Photography began to go digital about 30 years ago, so if you’re older than your relatives probably documented a part of your childhood on film-based formats, like slides or prints made from negatives. Or maybe you have stacks of your old slides and negatives from long-lost pictures boxed up in the attic or garage. While not quite as simple as scanning old photo prints, digitizing the film rescues family history from outdated media and makes it easy to share the restored examples. Here are a few ways to get the job done.
The Smartphone Method
As with prints, you can “scan” a slide or negative with your smartphone by taking a picture or using one of the many slide / film-scanning apps. For best results, make sure the original is free of dust, and even illuminate the transparency from behind. An inexpensive scanning kit – which provides the backlight as well as a more stable shot for resting your phone – is an option.
Kodak’s Mobile Film Scanner Kit ($ 40 or less) is an option. It works with the free Kodak Mobile Scanner app for Android or iOS. Just put a slide or negative on the battery-powered LED backlight, then focus the phone’s camera on it from above and snap a photo. Depending on your phone and its camera (s), however, you may have to experiment with distance and focus to capture crisp images.
Rybozen makes a similar smartphone film scanner. You can also make your own slide scanner to capture images of common materials with your smartphone or stand-alone camera with a macro lens for close-up focus. YouTube hosts several videos on the topic – just search for “DIY film scanner” or similar wording to find several guides from do-it-yourself enthusiasts.
Photomyne’s SlideScan inventive app ($ 40 for two years; a free trial is available) is another option. You hold the slide in the front of a laptop displaying a plain white web page and take a photo of it; The software adds enhancements and crops as a result, or you can make manual adjustments. Photomyne’s separate FilmBox app does the same for negatives. FilmLab ($ 6 a month) is another smartphone scanning app that has Windows and Mac versions.
Smartphone scanning has some downsides. You do not get the highest-quality results, and it can be tedious if you have many images. But it is relatively inexpensive.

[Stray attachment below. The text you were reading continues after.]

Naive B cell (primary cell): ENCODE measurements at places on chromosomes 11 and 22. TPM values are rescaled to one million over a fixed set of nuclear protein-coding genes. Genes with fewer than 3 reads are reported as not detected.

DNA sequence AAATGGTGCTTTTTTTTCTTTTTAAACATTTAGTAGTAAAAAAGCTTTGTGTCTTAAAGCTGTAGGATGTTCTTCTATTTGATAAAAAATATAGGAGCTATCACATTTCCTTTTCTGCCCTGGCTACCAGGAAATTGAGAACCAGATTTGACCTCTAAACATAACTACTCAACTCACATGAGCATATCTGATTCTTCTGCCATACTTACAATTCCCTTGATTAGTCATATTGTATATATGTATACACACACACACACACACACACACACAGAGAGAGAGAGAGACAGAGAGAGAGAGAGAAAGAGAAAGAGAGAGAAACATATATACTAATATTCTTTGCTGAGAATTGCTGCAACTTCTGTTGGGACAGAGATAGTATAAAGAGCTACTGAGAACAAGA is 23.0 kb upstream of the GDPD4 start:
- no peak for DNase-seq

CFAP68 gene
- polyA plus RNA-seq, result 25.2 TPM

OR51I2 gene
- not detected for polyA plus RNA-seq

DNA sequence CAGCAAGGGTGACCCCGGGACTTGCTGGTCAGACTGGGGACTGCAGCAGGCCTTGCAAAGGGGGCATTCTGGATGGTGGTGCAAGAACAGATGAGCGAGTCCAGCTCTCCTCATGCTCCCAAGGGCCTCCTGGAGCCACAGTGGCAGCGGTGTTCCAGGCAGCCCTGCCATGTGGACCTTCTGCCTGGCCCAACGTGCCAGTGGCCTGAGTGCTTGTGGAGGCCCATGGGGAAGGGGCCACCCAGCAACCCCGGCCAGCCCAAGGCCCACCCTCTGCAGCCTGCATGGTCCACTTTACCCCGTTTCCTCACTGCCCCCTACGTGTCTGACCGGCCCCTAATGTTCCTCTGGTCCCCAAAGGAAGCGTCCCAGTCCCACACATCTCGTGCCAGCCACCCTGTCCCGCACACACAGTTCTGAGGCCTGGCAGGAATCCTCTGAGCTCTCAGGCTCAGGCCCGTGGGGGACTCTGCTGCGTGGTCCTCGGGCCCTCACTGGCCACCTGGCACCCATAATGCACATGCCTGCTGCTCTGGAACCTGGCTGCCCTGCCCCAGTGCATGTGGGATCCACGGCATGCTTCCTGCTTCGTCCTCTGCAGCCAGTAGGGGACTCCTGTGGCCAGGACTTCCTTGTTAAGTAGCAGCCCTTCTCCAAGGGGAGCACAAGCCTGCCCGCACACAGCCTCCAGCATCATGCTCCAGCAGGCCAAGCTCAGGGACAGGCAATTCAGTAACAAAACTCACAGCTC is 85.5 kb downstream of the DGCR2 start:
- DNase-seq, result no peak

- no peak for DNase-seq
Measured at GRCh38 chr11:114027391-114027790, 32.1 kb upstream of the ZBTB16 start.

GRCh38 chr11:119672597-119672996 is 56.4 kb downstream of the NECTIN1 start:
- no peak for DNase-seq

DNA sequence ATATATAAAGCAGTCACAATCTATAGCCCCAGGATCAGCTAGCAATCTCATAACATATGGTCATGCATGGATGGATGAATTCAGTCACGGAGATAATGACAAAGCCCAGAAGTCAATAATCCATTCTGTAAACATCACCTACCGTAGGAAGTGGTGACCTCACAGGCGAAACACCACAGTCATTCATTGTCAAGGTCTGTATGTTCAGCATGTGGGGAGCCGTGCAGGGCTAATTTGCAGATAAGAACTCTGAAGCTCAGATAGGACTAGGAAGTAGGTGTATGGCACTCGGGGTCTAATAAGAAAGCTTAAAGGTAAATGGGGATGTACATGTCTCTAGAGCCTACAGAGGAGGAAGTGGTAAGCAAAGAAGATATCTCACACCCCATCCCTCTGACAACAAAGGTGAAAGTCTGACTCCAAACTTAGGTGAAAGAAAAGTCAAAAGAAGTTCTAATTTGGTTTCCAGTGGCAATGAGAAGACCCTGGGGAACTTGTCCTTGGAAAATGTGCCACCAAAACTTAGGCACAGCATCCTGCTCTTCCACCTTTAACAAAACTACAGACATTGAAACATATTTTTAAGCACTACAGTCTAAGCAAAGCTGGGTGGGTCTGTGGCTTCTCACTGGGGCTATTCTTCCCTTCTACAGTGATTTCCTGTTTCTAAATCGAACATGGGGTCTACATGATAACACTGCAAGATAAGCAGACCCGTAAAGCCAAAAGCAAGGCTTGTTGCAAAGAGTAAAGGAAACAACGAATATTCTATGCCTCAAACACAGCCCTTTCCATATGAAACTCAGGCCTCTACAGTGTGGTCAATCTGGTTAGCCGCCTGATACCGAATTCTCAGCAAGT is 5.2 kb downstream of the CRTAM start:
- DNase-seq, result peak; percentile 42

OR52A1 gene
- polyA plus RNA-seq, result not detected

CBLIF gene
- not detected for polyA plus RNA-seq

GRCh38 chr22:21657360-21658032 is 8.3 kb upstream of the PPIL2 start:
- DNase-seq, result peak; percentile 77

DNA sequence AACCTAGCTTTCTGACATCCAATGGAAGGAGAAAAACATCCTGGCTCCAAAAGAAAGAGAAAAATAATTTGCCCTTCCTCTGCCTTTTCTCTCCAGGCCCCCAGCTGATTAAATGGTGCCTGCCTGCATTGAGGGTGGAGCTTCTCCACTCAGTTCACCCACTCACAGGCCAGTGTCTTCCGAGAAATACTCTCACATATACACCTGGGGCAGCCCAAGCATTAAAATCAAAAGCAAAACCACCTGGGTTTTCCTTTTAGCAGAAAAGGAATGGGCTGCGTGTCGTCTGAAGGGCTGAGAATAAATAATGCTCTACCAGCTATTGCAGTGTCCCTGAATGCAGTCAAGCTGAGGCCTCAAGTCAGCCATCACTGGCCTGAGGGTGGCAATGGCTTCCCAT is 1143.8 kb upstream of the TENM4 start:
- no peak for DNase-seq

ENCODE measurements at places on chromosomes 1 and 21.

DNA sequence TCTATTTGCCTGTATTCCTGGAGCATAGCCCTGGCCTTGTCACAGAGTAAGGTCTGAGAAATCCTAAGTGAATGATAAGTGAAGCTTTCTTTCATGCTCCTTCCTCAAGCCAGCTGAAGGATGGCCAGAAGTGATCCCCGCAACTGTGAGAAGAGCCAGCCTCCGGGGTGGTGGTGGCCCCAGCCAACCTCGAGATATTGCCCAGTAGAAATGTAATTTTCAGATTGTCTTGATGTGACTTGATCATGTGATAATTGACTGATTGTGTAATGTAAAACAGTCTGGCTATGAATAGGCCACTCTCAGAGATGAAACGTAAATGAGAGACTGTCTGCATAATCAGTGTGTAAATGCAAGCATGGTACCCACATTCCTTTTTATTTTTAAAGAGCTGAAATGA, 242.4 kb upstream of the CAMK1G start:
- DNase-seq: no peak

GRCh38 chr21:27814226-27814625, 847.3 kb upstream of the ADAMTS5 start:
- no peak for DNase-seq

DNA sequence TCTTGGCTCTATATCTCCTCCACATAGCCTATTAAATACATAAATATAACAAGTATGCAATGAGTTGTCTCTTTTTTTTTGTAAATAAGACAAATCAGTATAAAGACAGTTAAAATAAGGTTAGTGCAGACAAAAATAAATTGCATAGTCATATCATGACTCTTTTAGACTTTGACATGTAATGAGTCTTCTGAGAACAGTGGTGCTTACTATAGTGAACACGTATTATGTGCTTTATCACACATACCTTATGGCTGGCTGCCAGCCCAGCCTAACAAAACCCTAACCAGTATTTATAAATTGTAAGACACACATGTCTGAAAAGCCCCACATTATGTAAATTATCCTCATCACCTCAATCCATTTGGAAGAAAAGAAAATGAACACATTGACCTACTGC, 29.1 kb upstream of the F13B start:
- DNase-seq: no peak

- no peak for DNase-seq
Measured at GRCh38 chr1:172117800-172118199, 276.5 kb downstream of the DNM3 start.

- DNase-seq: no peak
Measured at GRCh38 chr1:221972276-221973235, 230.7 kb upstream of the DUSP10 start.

The Scanner Method
Smartphones can be all-purpose devices, but using hardware designed for a specific task often brings better results. If you have boxes to convert to transparencies, investing in a compact film scanner (like those from Wolverine or Kodak) can simplify and speed up the process for about $ 150; Plustek makes higher-end models.
A flatbed scanner that can handle film along with prints and documents is another option, like the Epson Perfection V600 (about $ 250 online). Wirecutter, a product review site owned by The New York Times, also has scanner recommendations.
If you already have a flatbed scanner for documents and photos, check your model’s manual to see if it can handle slides and film negatives, as some include that ability. If your scanner is not equipped to handle transparencies, you can make your own adapter out of the silver cardboard to diffuse the scanner’s light and illuminate the image; Make: Magazine has a free template and instructions online, as do other DIY sites.
And be sure to scan the images at a high enough resolution for them to look good at an enlarged size and for printing; 3,200 pixels per inch is common.
The Professional Method
If you don’t have the time, patience or equipment to send photos to a media-conversion company like Renewed Memories, ScanMyPhotos or DigMyPics is another option. Most shops charge by the slide – prices can start at about 21 cents each.
For your money, you get high-quality images. Some companies will let you preview the results and even skip a certain number of dud shots in your collection. Your originals are returned after the scanning is done and your digital copies are ready.
Slides and negatives can fade over time, especially if they were stored improperly. Many film-scanning smartphone apps also include basic editing tools for adjusting color and cropping. And you can always use Apple’s Photos and Google Photos for mobile and desktop for fast, free photo-editing to get those pictures ready to share.
Share and Save Space
All the time, effort and (possibly) money that you put into digitizing the old film brings another benefit besides easy-to-share photo files. You can store them in a safe place online as a backup – and as a new archive if you decide to part with the originals during spring cleaning.